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Quest Kodiak keeps a promiseQuest Kodiak keeps a promise

Quest Kodiak 100Twenty-four years ago a pilot with the Mission Aviation Fellowship (MAF), David L. Voetmann, sat down with Glasair and GlaStar designer Tom Hamilton to describe an airplane needed in the bush country of Africa. That aircraft, now called the Quest Kodiak, was delivered this month.

MAF and 15 additional missionary organizations have expressed interest or have become partners in the aircraft. To make the dream possible, Quest Aircraft Company of Sandpoint, Idaho, designed a financing plan 11 years ago to provide one missionary aircraft at cost for every 10 Kodiaks sold on the commercial market. You may have seen the aircraft over the years at EAA AirVenture in Oshkosh.

Although operation in Africa was the original goal, this first missionary aircraft is headed for Papua, Indonesia. A primary purpose was to have an aircraft that can use jet fuel rather than aviation gasoline. Jet fuel is more available in remote areas than avgas. Another was to give it the power and ruggedness to land on a mountainside using rough dirt runways. Its exhaust pipes aim backward, rather than down, to avoid setting tall grasses on fire.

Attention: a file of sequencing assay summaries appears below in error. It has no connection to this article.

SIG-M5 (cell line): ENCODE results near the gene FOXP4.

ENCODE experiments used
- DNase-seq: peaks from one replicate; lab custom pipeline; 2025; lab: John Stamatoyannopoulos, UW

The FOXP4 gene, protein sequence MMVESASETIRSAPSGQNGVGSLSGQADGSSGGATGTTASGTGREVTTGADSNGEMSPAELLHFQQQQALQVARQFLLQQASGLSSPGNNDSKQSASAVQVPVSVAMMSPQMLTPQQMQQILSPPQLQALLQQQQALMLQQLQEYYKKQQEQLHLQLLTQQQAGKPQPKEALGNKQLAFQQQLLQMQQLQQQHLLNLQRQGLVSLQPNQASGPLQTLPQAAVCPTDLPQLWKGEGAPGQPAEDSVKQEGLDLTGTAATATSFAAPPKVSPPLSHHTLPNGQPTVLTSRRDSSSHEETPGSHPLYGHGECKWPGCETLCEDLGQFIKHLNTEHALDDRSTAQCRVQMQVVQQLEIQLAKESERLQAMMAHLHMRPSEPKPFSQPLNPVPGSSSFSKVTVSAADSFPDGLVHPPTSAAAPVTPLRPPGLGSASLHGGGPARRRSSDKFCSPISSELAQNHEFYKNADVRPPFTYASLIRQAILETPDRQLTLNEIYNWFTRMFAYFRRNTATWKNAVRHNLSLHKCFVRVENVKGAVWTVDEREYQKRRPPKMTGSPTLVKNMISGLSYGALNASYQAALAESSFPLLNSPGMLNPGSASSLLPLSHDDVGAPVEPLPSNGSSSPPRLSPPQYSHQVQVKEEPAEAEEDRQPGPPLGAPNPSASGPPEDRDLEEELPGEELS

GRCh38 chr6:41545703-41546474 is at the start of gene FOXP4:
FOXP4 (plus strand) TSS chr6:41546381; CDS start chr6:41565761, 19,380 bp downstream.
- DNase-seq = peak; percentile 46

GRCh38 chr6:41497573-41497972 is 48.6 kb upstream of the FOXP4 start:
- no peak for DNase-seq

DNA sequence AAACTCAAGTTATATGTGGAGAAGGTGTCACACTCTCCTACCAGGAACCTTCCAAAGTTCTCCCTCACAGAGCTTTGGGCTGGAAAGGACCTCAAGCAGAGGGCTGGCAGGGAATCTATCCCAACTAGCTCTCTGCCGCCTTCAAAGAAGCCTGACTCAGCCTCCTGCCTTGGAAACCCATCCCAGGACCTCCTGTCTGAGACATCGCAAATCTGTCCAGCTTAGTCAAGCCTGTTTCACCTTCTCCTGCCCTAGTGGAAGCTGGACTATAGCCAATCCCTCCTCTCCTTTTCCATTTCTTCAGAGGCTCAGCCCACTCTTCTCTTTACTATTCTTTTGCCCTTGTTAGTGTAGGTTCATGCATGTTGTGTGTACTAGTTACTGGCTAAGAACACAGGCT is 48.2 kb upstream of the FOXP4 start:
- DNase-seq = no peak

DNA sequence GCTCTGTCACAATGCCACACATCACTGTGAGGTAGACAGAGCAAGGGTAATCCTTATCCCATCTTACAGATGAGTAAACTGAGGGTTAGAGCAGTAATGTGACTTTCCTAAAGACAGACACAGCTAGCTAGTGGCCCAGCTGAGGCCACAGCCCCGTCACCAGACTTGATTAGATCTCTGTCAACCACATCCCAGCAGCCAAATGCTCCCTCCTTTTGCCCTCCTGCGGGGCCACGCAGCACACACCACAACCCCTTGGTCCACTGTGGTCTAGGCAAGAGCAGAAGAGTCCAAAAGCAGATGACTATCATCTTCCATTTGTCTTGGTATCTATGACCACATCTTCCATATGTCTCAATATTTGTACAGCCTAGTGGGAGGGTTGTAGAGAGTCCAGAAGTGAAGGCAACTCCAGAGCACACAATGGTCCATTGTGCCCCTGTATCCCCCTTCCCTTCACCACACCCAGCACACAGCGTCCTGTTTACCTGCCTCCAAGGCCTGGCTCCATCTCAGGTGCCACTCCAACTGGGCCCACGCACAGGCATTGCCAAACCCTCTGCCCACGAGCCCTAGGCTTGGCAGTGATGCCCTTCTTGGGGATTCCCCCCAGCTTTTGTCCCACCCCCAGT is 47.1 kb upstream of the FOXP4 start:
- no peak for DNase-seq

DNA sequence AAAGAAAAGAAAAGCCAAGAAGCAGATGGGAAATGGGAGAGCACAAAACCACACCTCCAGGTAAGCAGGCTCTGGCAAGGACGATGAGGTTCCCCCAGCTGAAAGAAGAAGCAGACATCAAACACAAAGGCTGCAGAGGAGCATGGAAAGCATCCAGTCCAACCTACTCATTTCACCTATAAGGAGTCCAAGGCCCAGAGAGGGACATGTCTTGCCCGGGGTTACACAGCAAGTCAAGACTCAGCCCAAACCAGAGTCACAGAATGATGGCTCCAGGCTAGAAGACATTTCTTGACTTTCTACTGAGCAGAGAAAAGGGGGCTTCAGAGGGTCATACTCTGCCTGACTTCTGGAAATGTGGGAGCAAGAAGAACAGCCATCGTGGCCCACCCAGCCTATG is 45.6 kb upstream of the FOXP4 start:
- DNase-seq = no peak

Because the Kodiak 100 can carry nearly twice the cargo of the C206, the amount of medicine, food, or disaster relief supplies MAF delivers will dramatically increase, while reducing operating costs. Increased efficiency and lower costs will be a definite benefit to MAF. Of the more than 1,000 Christian and humanitarian organizations served by the agency, many are increasing their demand for MAF flights.

Alton Marsh

Alton K. Marsh

Freelance journalist
Alton K. Marsh is a former senior editor of AOPA Pilot and is now a freelance journalist specializing in aviation topics.

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